1. And it came to pass the same year, in the beginning of the reign of Zedekiah king of Judah, in the fourth year, and in the fifth month, that Hananiah the son of Azur the prophet, which was of Gibeon, spake unto me in the house of the Lord, in the presence of the priests, and of all the people, saying,
1. Factum est anno illo, principio regni Zedechiae, regis Jehudah, anno quarto, mense quinto, loquutus ad me Chananiah, filius Assur, propheta qui erat e Guibeon (oriundus e Guibeon) in Templo Jehovae, coram oculis sacerdotum et totius populi, dicendo,
2. Thus speaketh the Lord of hosts, the God of Israel, saying, I have broken the yoke of the king of Babylon.
2. Sic dicit Jehova exercituum, Deus Israel, confregi (aut contrivi) jugum regis Babylonis.
The Prophet relates here with what haughtiness, and even fury, the false prophet Hananiah came forward to deceive the people and to proclaim his trumperies, when yet he must have been conscious of his own wickedness.1 It hence clearly appears how great must be the madness of those who, being blinded by God, are carried away by a satanic impulse. The circumstances of the case especially shew how great a contempt of God was manifested by this impostor; for he came into the Temple, the priests were present, the people were there, and there before his eyes he had the sanctuary and the ark of the covenant; and we know that the ark of the covenant is everywhere represented as having the presence of God; for God was by that symbol in a manner visible, when he made evident the presence of his power and favor in the Temple. As Hananiah then stood before God's eyes, how great must have been his stupidity to thrust himself forward and impudently to announce falsehood in the name of God himself! He had yet no doubt but that he falsely boasted that he was God's prophet.
And he used the same words as Jeremiah did,
As to Jeremiah, his heart must have been grievously wounded, when he saw that unprincipled man boldly profaning God's name. But, as I have already said, God in the meantime supported the minds of the godly, so that they were not wholly cast down, though they must have been somewhat disturbed. For we know that God's children were not so destitute of feeling as not to be moved by such things; but yet God sustained all those who were endued with true religion. It was indeed easy for them to distinguish between Jeremiah and Hananiah; for they saw that the former announced the commands of God, while the latter sought nothing else but the favor and plaudits of men.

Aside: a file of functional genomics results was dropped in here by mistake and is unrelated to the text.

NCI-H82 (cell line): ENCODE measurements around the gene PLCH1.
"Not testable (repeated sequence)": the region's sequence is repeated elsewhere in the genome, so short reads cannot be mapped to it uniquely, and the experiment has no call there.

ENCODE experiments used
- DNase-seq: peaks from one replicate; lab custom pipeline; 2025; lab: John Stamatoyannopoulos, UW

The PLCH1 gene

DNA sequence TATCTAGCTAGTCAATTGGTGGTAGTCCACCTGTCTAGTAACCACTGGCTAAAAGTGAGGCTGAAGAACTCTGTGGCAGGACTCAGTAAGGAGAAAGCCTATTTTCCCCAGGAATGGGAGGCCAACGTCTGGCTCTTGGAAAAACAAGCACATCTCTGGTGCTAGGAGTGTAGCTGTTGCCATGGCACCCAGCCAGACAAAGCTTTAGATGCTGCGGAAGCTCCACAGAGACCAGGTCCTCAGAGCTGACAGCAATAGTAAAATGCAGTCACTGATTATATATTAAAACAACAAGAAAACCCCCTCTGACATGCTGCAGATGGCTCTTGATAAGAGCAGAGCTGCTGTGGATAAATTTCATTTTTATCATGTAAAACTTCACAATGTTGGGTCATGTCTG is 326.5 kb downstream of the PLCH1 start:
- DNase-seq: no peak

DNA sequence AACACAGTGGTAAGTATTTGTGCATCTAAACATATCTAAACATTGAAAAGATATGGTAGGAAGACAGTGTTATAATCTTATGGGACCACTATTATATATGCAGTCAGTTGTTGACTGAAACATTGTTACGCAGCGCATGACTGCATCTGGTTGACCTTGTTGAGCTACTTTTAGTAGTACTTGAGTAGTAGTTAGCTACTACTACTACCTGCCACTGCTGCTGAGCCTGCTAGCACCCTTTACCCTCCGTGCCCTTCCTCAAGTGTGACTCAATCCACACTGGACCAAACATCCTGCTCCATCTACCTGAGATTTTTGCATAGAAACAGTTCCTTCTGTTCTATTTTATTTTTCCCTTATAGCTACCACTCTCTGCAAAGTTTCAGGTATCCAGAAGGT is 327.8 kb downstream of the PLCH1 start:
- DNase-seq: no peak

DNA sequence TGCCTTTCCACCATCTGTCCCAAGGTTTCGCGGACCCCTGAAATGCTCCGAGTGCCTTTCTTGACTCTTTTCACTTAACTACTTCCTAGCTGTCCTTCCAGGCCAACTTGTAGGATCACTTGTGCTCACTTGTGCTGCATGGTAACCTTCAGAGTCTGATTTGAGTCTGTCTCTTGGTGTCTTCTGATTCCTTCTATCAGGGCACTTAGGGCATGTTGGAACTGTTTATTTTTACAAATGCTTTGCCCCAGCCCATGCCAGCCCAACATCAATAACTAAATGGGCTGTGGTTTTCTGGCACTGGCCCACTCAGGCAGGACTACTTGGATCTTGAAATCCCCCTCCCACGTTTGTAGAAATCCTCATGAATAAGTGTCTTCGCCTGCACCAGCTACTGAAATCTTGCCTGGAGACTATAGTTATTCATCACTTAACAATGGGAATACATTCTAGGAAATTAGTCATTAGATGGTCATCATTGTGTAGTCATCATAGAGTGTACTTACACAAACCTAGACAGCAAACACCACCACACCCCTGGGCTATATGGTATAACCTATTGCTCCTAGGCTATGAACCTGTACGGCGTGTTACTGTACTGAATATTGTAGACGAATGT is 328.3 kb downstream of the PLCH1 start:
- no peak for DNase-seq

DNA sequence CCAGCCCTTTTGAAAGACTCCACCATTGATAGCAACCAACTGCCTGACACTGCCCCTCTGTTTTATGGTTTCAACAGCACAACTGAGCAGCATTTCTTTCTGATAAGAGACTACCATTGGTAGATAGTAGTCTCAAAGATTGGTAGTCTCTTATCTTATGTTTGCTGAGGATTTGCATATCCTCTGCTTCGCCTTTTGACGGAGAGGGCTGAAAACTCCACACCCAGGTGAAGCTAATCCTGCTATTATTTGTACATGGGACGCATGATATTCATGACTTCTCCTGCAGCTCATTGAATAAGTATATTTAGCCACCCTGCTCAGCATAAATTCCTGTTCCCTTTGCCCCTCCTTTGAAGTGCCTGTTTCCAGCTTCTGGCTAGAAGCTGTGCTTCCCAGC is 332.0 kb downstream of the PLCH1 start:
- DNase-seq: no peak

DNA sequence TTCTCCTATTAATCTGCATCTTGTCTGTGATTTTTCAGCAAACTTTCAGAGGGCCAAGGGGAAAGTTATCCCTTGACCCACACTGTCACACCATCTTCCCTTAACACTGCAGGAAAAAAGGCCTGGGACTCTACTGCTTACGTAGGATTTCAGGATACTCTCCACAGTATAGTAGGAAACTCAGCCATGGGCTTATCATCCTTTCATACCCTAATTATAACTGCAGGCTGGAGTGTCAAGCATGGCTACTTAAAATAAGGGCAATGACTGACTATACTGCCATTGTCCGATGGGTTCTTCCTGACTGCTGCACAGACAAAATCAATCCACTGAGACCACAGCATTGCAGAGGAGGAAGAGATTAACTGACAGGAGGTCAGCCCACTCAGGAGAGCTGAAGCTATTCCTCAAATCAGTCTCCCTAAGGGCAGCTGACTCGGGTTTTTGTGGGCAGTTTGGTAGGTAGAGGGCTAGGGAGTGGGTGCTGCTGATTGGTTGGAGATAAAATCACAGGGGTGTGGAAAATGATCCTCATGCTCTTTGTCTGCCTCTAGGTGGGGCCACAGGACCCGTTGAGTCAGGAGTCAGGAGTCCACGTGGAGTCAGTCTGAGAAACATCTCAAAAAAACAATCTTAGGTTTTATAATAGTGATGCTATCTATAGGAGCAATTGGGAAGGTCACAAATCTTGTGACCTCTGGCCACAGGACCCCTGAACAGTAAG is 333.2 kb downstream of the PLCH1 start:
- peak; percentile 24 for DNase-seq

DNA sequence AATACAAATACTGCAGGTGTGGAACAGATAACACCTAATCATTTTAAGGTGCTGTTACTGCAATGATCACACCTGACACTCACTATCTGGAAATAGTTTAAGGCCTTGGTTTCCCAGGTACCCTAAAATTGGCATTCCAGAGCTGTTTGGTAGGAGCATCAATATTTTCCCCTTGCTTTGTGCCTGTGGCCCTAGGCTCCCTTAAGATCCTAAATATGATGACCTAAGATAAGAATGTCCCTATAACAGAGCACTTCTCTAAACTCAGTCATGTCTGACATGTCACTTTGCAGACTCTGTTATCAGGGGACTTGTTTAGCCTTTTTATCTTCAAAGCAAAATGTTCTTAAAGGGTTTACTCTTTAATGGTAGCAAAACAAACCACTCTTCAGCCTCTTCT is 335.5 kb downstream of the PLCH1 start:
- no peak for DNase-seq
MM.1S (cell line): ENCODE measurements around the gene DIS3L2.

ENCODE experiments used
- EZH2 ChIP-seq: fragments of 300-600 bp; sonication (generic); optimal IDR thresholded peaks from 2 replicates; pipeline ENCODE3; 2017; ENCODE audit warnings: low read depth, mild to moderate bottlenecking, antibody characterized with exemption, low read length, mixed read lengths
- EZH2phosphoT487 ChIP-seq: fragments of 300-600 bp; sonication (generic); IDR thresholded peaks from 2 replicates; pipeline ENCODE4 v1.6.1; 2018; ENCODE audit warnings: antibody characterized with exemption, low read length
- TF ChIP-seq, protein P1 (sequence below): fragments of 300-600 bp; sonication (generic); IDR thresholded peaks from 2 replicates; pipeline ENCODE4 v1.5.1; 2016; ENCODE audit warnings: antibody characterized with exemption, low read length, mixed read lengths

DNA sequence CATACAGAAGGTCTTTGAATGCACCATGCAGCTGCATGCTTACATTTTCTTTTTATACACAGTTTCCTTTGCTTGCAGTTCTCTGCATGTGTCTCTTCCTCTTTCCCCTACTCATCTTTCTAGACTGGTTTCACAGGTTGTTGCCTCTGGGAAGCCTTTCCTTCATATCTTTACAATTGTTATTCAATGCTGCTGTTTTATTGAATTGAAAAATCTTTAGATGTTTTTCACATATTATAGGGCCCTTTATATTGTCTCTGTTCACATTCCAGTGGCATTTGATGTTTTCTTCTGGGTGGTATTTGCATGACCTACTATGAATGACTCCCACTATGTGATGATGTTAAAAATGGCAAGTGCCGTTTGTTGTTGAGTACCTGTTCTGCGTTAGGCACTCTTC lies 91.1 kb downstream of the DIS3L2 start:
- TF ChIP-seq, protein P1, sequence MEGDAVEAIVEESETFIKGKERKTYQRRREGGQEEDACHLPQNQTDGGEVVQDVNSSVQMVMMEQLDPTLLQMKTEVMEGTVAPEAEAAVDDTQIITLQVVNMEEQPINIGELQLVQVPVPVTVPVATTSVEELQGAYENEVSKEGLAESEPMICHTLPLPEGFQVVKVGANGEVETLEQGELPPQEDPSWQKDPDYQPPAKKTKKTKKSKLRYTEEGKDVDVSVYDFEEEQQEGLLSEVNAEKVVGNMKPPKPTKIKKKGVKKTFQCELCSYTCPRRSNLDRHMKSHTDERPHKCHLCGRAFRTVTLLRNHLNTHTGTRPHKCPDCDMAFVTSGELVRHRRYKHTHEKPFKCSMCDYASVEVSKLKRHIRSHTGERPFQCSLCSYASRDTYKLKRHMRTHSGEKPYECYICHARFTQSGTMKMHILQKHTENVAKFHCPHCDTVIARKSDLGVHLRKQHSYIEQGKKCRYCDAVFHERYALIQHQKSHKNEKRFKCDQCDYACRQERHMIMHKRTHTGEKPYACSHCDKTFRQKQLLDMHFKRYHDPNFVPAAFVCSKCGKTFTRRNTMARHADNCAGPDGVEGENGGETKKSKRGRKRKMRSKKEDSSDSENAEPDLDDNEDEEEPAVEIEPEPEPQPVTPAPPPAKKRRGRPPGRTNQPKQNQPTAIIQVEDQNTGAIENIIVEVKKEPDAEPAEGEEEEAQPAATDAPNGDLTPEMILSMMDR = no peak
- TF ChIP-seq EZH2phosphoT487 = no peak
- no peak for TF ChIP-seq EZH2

But with regard to Hananiah, he was to them an awful spectacle of blindness and of madness, for he dreaded not the sight of God himself, but entered the Temple and profaned it by his lies, and at the same time assumed in contempt the name of God, and boasted that he was a prophet, while he was nothing of the kind. Let us not then wonder if there be many mercenary brawlers at this day, who without shame and fear fiercely pretend God's name, and thus exult over us, as though God had given them all that they vainly prattle, while yet it may be fully proved that they proclaim nothing but falsehoods; for God has justly blinded them, as they thus profane his holy name. We shall now come to the words:
He says afterwards, that Hananiah
1 Was he thus conscious, or given up to believe a lie? Was he led by ambition to act a part, or a conscientious bigot under the delusive influence of the evil spirit? In either case he was the servant of Satan; and are there not many like him still in the world? -- Ed
2 Gataker mentions various attempted solutions of this difficulty, the one stated here; another, that eleven years, the extent of his reign, being divided into three parts, the three first and the beginning of the fourth might be deemed the beginning of his reign; and a third, which he prefers, that the fourth year refers not to Zedekiah, but to the Sabbatical year, it was the fourth in that cycle; and it appears that according to chronologers the destruction of Jerusalem happened on a Sabbatical year, the fourth in the eighteenth jubilee. In this case the first year of Zedekiah being the fourth after a Sabbath-year, his eleventh would correspond with the next period of their kind, allowance being made as to the commencement of the year in which he began to reign. Blayney adopts the second solution. Perhaps it would be best to take "beginning," as Scott does, as meaning the early or former part of his reign.
3 Hananiah was, as some think, a priest, for Gibeon in the tribe of Benjamin was one of the cities allotted to the priests; he was, no doubt, by profession, a prophet, he is so called throughout by Jeremiah. There was among the Jews, from early times, an order of men called prophets; they were not all endued with the gift of prophecy, but were trained up in seminaries for the purpose, to be the interpreters of the law and teachers of the people. See 1 Samuel 19:20; 2 Kings 2:3; 6:1. Hananiah was probably a prophet of this kind, and was on this account called a prophet by Jeremiah; but he appears here in another character, as a prophet endued with the spirit of prophecy. The scribes in the New Testament seem to have been the teaching prophets of the Old.
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